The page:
I write in both genres, and have often wondered what impels me toward each type of expression. Time lapse is one element that seems to convince me that a subject should find its place in a poem: if a specific, momentary observation moves me, that seems less appropriate to a memoir-style essay, and more appropriate to a lyric poem that can make use of what poet Kate Light has called the “imploded image.” Even then, though, seepage occurs. For example, I recently worked on both a poem and a lyric essay using one of those momentary observations: a young cardinal leaping from the nest for the first time. This fledgling image is one that’s very easy to treat in a hackneyed manner, and maybe my search for a fresh take on this moment is what led me to try both genres. Last month, after many, many revisions, I submitted each piece for publication in different journals. We’ll see what happens.
In addition to a thematic crossover between poetry and memoir, for me there’s also crossover between revision concerns. My new memoir project focuses on a series of essays about reuniting with my birth family. Most of the essays I’m working with have been published, but I need some narrative threads to hold them together in a single story. I’ve also written many elegies for family members who’ve died in the past few years. I’d love to put these together in a chapbook or book-length collection, but there again, I need some sort of thread beyond the subject matter to bring them together into a cohesive manuscript.
The family members I write about in the elegies are also the subjects of some of the essays. In most cases, my elegies for them came before the essays. Poetry has always been a way for me to make sense of experience, and it’s possible that writing the elegies allowed me to process some of my intense emotional reactions to meeting my family for the first time as an adult, and then losing people I’d loved. The imagery and language from those poems rarely gets recycled into the essays, but I know that writing the poems has helped me to sort out my emotions and my relationships.
In poems, I feel free to invent. The only “truth” I feel obligated to in the poem is emotional truth. Twenty years ago, I wrote a long poem about my experience with intimate partner violence. In the poem, I wove images into the narrative without regard to whether the images (broken ice on the Kennebec River, eagles and ravens circling each other above a mountain peak) were ones I observed during the year I suffered the violence. But for me, writing nonfiction requires a different ethic. In Walk Away, my memoir about surviving that violence, I needed – and wanted – to be true to the facts as I remembered them.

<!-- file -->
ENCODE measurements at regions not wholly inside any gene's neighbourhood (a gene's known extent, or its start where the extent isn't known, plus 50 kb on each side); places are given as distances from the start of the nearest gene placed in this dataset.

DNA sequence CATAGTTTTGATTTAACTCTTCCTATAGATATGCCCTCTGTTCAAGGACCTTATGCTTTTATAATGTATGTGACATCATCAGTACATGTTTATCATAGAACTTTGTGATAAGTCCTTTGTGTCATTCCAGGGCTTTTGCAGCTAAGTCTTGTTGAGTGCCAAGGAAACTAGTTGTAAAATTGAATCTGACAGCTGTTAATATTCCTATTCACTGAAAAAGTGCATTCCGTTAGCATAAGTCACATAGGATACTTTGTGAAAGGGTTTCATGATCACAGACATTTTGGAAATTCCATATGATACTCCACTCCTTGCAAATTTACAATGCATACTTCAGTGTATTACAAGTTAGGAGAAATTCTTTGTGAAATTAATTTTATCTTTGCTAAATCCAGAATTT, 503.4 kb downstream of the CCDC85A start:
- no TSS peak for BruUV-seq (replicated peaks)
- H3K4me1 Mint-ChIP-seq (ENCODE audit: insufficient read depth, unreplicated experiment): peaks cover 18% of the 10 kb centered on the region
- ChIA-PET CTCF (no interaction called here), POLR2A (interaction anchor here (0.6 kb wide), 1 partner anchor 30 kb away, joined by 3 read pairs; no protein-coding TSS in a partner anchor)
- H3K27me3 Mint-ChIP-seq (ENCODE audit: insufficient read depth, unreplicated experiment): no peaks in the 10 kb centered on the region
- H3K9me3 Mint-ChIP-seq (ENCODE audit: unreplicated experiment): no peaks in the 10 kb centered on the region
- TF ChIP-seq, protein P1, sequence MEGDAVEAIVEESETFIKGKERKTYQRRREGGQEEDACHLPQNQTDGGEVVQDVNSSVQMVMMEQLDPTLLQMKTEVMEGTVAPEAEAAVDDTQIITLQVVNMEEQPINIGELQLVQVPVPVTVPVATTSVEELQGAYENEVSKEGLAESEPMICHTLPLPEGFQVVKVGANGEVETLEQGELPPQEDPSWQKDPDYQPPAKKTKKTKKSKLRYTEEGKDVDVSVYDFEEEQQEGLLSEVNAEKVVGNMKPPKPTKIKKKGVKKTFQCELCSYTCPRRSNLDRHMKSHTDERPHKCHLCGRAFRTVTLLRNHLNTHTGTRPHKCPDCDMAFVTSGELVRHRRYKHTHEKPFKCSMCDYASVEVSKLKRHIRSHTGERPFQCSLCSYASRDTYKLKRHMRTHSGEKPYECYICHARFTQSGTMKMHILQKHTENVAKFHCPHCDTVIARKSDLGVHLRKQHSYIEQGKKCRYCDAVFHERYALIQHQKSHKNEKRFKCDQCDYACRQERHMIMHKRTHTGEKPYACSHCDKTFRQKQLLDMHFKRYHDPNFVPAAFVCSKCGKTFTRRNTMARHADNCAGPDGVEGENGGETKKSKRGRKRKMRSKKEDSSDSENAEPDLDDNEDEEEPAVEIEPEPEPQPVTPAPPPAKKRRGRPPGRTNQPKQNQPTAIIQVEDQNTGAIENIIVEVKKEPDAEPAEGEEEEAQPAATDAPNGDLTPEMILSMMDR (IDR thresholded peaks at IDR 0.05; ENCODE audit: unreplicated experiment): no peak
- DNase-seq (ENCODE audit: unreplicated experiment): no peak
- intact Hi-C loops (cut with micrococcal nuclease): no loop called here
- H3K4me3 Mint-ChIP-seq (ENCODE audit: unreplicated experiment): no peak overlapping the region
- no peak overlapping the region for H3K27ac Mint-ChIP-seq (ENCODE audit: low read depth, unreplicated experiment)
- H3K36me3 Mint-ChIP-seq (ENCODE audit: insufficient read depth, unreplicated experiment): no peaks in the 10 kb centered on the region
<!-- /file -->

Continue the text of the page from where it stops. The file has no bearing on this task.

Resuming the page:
Art is selection and framing of experience, not the moment-by-moment, blow-by-blow flow of everyday life. I select facts and scenes to include in my memoir pieces, but I don’t feel free to make things up as I do in my poems. I don’t kid myself that memoir is the objective truth; it’s a selection of truth. For that reason, my voice in Walk Away is not me – it’s a persona version of me, the older-and-hopefully-wiser version of the abused teenager I once was.
Self-revelation, whether in memoir or poetry, can be risky. For some poets, the voice of the poem is their own voice. Molly Peacock, who’s published widely as both a poet and memoirist, has said “I am the ‘I’ in my poems.” For other poets, a distinct persona provides a buffer between the actual self and the self of the poem. Other elements of craft may act as a mediator between the self and the poem. Consider these lines from Plath’s poem “Lady Lazarus,” which are explicitly about self-revelation.
The peanut-crunching crowd
Shoves in to see
Them unwrap me hand and foot—
The big strip tease.
These are my hands
I may be skin and bone,
Nevertheless, I am the same, identical woman.
I love the tasty, right-in-your mouth image of “the peanut-crunching crowd,” how Plath manipulates point of view to make the poem’s speaker both actor and object, both ringmaster and circus act. The rhyme between “tease” and “knees” is unexpected and satisfying, especially after the not-quite rhyme (blame the metrical disparity) of “tease” and “ladies.” So much is going on artistically in these lines that we accept the speaker’s boasts of being able to rise again and again, always “the same, identical woman.” The speaker is clearly not Plath herself – none of us rise from the dead – although Plath’s experience of suicide attempts may have inspired the poem’s conception.
We all draw from personal experience in writing poetry, no matter if we write in confessional modes, or in styles more like imagism or language poetry. Our own minds, the words and landscapes we know, the experiences we’ve had, are inescapable. If it’s impossible to extinguish the self, do all poems contain a hint of memoir? And if we aim to create beautiful, resonant language in our memoir stories, don’t these stories need at least a hint of poetry? I’d answer “yes” to both questions. In fact, I think poets are uniquely qualified as memoirists because of the close attention to language and selection that poetry demands.
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A poet and memoirist, Michele Leavitt is also a high school drop-out, hepatitis C survivor, and former trial attorney. In 2016, her poems appeared in North American Review, concīs, and Hermeneutic Chaos. Her essays appear most recently in Narratively, Catapult, and Guernica. Michele is the author of the poetry collection Back East (Moon Pie Press) and the memoir Walk Away. More at www.michelejleavitt.com.
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